Toyota has decided to kill off the US-only “youth-brand” Scion and rebadge its current vehicles as Toyotas by August 2016, which means the experiment to lure younger buyers by desperately trying to be hip has failed. Of course, that was something everybody could’ve seen coming from a mile away when the boxy first generation xB was replaced by something that might as well have been the replacement to the Toyota Matrix.
The Scion line-up currently consists of no cars which couldn’t just have been badged as a Toyota and sold in the regular Toyota showrooms in the first place. Except for the FR-S, which is known as the Toyota GT86 in the rest of the world, current Scions are totally forgettable: the IQ has flopped in the US, the tC isn’t halfway as sexy as a coupe should be, the iA is a rebadged Mazda2 sedan with an uglier nose and the iM is a Corolla hatchback in a market that craves crossovers. [Read more…]
Earlier this week we looked at how the US car market has evolved in the past 30 years, and noticed that the local Detroit 3 brands have lost a significant chunk of their impressive market share. The Japanese, European and South-Korean brands have picked up that lost volume and some more as the American manufacturers killed off brands that had almost 3 million sales in 1985. Other brands that are no longer around in the US were much smaller, as only Isuzu (barely) sold more than 100.000 units that year. Suzuki was just launched in 1985 and of the Europeans that have been pulled out Saab was the biggest, with Renault, Peugeot and especially Yugo as niche players, although technically the AMC Alliance and Encore should be considered Renault models as well.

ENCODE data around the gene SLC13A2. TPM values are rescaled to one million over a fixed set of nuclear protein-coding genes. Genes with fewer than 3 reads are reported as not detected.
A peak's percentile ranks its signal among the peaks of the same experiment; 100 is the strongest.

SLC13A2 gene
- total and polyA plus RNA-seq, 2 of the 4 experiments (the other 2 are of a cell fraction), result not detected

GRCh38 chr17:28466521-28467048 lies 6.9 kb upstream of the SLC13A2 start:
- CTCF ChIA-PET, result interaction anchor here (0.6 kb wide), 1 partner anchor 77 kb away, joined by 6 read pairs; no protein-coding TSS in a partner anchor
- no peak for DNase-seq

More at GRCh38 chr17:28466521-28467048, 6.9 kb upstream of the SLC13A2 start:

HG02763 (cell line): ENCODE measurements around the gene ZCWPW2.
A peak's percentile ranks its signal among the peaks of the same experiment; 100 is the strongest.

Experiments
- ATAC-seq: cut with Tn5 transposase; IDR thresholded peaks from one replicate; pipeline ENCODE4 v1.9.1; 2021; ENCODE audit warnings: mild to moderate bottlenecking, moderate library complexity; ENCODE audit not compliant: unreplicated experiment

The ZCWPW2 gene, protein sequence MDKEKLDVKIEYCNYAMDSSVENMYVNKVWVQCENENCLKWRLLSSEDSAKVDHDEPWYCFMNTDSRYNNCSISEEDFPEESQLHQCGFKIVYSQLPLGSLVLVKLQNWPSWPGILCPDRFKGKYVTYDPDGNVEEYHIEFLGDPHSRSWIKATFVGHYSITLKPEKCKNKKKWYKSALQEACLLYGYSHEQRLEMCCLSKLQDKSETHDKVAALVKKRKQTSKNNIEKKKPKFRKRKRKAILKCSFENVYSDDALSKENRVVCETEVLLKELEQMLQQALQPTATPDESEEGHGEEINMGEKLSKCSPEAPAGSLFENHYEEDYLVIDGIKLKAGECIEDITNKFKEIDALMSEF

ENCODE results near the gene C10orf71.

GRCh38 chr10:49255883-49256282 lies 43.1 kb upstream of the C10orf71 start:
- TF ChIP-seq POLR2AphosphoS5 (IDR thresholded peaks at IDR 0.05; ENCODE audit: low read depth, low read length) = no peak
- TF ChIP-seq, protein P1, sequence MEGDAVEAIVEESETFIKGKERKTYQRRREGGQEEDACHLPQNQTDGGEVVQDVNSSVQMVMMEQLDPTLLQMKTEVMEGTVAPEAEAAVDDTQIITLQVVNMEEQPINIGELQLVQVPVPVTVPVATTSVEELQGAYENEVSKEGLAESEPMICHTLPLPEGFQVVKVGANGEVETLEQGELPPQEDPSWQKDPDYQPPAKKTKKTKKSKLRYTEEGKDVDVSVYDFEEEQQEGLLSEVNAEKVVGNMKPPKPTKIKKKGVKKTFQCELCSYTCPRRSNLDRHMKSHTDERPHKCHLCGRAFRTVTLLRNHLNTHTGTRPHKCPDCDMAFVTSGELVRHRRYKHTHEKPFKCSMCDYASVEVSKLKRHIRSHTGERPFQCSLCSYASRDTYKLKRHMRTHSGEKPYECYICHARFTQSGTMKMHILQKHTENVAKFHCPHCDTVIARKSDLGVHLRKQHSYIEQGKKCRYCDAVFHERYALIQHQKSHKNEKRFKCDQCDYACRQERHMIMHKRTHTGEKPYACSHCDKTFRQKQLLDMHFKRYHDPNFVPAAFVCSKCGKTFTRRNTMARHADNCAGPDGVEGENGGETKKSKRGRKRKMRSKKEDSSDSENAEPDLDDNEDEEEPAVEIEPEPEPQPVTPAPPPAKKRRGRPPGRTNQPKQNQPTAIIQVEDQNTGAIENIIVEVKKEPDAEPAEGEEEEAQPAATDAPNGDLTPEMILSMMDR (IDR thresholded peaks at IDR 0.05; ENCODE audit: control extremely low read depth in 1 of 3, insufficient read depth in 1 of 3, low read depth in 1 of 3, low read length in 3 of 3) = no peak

The top 2 best selling vehicles in the United States haven’t changed since 30 years ago, as the Ford F-Series has held the title since 1982, and never gave it up. The Chevrolet Silverado was still called the C/K back then, but already was in second place as it still is today. The RAM pick-up is #3 nowadays, but was far behind in 25th place three decades ago when it was still called the Dodge Ram. [Read more…]
In our series “what has changed in 30 years?”, we continue our comparison of historical car sales vs. present times. We’ve explored France and Germany before, and now we’ll move across the Atlantic to the US. The overall US car market has gained 13,4% of volume, from 15,4 million sales in 1985 to 17,5 million in 2015, but of course that doesn’t tell the whole story, as there have been big shifts of volume and market share for individual brands. Also, 11 brands have been killed or removed from the US market and 16 have arrived. That doesn’t even account for the brands that have come and gone in the meantime, like Saturn, Hummer, Geo and Daewoo.